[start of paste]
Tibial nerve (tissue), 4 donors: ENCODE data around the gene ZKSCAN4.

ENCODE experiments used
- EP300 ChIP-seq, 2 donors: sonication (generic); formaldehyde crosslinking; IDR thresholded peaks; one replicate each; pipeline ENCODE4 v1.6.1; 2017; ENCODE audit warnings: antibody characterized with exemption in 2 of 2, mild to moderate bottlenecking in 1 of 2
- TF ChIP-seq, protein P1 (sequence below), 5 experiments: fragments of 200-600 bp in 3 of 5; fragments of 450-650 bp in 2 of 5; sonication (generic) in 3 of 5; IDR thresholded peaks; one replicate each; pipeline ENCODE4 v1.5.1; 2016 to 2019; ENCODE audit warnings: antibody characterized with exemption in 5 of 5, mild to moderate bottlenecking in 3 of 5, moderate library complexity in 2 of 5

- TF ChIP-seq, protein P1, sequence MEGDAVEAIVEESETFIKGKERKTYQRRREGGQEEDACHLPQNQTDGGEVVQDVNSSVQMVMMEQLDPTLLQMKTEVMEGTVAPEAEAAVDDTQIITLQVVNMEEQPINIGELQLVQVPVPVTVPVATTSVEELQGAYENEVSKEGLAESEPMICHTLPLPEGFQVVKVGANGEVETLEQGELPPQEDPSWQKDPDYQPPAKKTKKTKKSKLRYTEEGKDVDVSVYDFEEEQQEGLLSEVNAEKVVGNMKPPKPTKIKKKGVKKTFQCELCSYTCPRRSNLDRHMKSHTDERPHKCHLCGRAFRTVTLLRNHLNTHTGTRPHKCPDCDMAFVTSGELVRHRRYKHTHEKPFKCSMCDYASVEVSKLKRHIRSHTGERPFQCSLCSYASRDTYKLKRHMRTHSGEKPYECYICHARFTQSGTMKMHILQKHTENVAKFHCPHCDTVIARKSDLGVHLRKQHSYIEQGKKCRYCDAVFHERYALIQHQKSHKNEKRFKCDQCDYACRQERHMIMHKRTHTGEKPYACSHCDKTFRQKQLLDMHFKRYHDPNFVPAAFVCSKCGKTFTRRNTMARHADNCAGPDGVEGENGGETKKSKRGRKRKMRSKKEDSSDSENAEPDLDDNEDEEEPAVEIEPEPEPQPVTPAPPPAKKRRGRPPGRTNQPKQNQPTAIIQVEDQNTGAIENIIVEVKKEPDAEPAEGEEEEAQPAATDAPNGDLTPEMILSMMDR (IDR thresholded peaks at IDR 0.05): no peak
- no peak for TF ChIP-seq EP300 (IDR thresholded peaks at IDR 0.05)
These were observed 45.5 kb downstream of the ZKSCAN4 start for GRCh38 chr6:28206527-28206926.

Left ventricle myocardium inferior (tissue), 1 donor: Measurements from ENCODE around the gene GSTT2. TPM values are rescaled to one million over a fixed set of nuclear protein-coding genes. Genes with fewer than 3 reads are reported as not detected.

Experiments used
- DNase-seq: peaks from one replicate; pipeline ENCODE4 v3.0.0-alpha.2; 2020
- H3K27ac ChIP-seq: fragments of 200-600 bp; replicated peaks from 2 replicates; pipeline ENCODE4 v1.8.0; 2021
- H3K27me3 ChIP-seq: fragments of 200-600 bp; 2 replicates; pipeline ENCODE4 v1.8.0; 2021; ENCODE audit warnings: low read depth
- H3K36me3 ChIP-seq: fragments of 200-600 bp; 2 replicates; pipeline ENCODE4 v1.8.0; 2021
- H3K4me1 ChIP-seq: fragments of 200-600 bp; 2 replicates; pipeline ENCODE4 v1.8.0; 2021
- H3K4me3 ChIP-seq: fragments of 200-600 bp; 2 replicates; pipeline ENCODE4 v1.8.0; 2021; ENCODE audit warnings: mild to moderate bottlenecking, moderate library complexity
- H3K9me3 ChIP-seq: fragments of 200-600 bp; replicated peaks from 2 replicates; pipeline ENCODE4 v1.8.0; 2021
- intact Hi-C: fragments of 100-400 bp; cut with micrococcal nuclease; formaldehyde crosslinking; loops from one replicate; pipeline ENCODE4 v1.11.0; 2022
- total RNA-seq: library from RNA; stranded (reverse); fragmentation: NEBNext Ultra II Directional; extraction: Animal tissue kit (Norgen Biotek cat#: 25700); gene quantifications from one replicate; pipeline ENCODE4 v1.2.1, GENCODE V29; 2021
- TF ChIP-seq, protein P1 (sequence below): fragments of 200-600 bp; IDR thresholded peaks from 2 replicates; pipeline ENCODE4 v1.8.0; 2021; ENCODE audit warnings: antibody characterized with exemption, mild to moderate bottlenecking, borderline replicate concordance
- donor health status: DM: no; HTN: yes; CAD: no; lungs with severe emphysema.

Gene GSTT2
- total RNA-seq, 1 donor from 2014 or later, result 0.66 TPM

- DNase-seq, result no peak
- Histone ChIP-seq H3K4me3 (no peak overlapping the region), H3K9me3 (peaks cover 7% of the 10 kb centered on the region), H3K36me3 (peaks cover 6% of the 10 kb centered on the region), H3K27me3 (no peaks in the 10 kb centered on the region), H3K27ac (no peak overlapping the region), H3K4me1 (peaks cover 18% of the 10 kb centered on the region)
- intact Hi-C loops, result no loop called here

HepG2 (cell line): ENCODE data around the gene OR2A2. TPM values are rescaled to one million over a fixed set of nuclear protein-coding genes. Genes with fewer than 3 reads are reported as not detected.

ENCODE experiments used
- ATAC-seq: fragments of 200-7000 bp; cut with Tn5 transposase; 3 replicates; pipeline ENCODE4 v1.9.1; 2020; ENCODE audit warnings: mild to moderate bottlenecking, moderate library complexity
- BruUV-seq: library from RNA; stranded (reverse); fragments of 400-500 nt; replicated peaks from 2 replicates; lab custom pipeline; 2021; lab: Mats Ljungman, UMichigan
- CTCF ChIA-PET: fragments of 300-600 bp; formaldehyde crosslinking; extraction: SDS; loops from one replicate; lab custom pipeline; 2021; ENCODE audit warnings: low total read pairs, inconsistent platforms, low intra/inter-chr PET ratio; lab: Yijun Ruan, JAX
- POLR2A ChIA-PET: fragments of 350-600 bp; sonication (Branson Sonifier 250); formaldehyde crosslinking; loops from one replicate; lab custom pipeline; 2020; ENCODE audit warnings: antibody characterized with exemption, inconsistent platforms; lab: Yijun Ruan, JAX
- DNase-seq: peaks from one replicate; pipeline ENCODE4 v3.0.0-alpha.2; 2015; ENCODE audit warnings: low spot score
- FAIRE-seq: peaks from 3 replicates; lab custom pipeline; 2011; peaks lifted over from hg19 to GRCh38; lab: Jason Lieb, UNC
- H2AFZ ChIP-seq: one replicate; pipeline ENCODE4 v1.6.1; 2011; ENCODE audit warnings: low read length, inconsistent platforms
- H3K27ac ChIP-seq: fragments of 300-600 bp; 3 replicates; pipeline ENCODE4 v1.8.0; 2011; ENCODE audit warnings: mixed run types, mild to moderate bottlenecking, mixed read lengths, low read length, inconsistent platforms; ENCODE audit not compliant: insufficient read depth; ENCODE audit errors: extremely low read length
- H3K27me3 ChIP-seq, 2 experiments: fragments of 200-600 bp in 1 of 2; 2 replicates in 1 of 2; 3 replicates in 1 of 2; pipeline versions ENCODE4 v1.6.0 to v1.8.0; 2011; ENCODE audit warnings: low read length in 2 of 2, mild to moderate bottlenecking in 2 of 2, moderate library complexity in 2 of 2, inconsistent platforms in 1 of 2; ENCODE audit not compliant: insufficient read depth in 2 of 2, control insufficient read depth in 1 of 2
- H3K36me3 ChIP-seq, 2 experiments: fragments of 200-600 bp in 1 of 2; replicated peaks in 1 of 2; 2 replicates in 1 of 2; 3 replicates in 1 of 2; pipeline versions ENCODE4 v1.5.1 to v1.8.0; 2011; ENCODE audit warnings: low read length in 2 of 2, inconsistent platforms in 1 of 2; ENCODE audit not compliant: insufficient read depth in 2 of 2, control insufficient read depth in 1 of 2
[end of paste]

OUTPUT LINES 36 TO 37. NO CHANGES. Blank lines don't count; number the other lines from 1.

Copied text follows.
- H3K27me3 ChIP-seq, 2 experiments: fragments of 200-600 bp in 1 of 2; 2 replicates in 1 of 2; 3 replicates in 1 of 2; pipeline versions ENCODE4 v1.6.0 to v1.8.0; 2011; ENCODE audit warnings: low read length in 2 of 2, mild to moderate bottlenecking in 2 of 2, moderate library complexity in 2 of 2, inconsistent platforms in 1 of 2; ENCODE audit not compliant: insufficient read depth in 2 of 2, control insufficient read depth in 1 of 2
- H3K36me3 ChIP-seq, 2 experiments: fragments of 200-600 bp in 1 of 2; replicated peaks in 1 of 2; 2 replicates in 1 of 2; 3 replicates in 1 of 2; pipeline versions ENCODE4 v1.5.1 to v1.8.0; 2011; ENCODE audit warnings: low read length in 2 of 2, inconsistent platforms in 1 of 2; ENCODE audit not compliant: insufficient read depth in 2 of 2, control insufficient read depth in 1 of 2